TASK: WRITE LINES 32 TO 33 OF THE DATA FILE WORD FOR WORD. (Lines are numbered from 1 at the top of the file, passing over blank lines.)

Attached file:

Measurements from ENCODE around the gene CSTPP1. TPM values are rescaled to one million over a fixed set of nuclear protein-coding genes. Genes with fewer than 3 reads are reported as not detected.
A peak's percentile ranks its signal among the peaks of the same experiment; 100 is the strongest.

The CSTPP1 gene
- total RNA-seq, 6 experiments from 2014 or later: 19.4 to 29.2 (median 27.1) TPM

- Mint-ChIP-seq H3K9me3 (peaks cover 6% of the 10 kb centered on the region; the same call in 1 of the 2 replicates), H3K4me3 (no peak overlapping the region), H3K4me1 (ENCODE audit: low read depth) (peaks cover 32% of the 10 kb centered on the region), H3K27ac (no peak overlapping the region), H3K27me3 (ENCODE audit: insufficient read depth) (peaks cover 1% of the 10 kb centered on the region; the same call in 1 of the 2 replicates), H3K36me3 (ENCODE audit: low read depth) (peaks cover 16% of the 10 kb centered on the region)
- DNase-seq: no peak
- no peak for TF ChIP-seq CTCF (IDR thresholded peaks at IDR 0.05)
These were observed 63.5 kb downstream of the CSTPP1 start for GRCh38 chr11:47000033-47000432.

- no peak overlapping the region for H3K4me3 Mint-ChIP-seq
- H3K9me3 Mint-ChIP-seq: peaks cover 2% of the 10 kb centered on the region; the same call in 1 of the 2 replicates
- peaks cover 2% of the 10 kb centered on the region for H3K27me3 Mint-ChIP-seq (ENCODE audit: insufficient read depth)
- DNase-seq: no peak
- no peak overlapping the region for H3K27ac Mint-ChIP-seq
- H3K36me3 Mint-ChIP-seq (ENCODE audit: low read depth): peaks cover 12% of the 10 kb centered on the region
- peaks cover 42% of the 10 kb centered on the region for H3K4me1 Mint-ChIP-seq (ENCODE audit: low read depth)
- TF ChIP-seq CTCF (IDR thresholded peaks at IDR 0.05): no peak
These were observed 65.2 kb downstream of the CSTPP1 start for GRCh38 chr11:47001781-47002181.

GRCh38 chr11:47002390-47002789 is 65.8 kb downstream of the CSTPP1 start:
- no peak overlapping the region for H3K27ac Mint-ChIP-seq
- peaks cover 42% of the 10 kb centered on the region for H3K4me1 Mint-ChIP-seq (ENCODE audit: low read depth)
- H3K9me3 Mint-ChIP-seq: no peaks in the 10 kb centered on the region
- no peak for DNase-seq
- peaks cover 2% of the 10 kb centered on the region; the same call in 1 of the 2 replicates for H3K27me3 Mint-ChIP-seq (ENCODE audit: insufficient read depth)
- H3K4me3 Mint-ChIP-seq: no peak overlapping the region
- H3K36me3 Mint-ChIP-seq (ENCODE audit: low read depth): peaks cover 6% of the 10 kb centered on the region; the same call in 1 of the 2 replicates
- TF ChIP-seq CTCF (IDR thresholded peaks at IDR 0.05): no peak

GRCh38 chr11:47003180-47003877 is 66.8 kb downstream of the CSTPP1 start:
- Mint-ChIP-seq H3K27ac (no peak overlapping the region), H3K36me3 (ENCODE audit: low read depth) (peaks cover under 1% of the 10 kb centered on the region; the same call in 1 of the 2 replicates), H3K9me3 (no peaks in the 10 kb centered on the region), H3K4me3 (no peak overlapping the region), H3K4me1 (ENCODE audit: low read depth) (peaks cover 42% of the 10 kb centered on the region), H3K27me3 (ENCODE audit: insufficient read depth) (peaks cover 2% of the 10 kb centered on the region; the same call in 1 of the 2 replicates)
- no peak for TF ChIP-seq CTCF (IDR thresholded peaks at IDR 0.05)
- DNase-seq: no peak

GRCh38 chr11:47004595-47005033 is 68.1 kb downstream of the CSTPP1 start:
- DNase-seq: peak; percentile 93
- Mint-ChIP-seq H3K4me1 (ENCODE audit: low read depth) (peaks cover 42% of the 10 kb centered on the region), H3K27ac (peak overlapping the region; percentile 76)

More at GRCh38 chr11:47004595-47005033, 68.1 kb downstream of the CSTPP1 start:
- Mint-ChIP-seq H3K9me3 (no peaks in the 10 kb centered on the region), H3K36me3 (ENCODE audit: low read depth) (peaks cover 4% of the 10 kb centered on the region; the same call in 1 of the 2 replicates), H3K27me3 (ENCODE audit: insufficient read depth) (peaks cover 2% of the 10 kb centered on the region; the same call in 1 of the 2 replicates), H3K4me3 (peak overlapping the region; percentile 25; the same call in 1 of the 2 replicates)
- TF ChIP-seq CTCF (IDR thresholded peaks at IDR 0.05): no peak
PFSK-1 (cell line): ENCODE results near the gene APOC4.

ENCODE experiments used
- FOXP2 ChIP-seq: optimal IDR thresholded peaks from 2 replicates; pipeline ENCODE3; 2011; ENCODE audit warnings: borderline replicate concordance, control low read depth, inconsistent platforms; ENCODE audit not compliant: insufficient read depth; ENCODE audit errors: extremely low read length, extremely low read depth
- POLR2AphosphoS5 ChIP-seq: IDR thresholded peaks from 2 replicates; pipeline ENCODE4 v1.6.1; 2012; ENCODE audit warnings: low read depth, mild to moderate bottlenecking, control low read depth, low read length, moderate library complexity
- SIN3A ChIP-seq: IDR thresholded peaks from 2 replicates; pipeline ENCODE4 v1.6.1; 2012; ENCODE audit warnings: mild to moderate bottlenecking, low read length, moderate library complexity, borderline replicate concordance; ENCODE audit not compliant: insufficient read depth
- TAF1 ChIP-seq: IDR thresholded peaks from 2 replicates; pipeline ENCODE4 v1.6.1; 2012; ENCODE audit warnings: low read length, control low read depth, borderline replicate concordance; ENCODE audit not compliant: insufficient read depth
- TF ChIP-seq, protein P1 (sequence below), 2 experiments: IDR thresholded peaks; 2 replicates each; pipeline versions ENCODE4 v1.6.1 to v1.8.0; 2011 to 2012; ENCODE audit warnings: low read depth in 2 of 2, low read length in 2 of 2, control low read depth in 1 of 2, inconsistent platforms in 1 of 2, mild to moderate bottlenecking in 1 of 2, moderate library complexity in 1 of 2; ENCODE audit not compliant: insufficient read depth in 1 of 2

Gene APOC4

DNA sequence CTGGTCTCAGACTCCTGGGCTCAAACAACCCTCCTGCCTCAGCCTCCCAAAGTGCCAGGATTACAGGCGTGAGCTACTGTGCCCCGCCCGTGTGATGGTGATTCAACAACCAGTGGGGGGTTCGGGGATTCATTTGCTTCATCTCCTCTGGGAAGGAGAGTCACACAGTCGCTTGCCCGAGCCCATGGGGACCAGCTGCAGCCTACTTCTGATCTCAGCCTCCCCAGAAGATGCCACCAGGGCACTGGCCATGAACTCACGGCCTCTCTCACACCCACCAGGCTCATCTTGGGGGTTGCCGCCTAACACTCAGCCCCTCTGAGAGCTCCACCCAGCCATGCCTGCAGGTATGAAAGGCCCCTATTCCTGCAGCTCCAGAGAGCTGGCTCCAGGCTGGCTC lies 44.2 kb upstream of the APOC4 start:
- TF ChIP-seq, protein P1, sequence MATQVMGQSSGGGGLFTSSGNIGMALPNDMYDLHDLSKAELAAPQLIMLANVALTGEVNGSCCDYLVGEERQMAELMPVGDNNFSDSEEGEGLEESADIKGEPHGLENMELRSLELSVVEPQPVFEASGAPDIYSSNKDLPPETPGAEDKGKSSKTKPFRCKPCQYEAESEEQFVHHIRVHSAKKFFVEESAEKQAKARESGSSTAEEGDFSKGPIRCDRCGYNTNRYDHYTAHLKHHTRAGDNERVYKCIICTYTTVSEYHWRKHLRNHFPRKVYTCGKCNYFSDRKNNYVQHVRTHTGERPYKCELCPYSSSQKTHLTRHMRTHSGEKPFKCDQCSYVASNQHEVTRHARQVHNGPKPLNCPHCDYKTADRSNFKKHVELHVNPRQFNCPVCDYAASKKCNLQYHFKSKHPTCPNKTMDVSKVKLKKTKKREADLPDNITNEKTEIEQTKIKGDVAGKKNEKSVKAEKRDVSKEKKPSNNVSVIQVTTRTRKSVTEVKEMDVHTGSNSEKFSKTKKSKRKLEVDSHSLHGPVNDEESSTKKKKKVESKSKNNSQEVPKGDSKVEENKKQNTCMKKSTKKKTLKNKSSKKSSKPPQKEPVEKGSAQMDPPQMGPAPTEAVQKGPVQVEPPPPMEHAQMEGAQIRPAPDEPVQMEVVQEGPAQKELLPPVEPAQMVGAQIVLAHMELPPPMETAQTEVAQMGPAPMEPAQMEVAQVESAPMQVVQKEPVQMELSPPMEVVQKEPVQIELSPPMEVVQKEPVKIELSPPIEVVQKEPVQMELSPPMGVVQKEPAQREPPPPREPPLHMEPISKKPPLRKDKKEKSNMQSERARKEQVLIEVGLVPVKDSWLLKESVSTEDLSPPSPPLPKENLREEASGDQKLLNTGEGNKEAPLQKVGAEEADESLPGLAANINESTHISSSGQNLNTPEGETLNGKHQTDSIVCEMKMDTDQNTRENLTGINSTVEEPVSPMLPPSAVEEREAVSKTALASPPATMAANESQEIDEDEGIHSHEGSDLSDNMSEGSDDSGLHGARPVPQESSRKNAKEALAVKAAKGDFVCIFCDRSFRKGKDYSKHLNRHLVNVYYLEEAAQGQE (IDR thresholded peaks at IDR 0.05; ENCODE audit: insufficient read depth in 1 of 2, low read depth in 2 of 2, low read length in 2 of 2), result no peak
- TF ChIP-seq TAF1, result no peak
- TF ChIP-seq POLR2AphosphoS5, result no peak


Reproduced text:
- DNase-seq: peak; percentile 93
- Mint-ChIP-seq H3K4me1 (ENCODE audit: low read depth) (peaks cover 42% of the 10 kb centered on the region), H3K27ac (peak overlapping the region; percentile 76)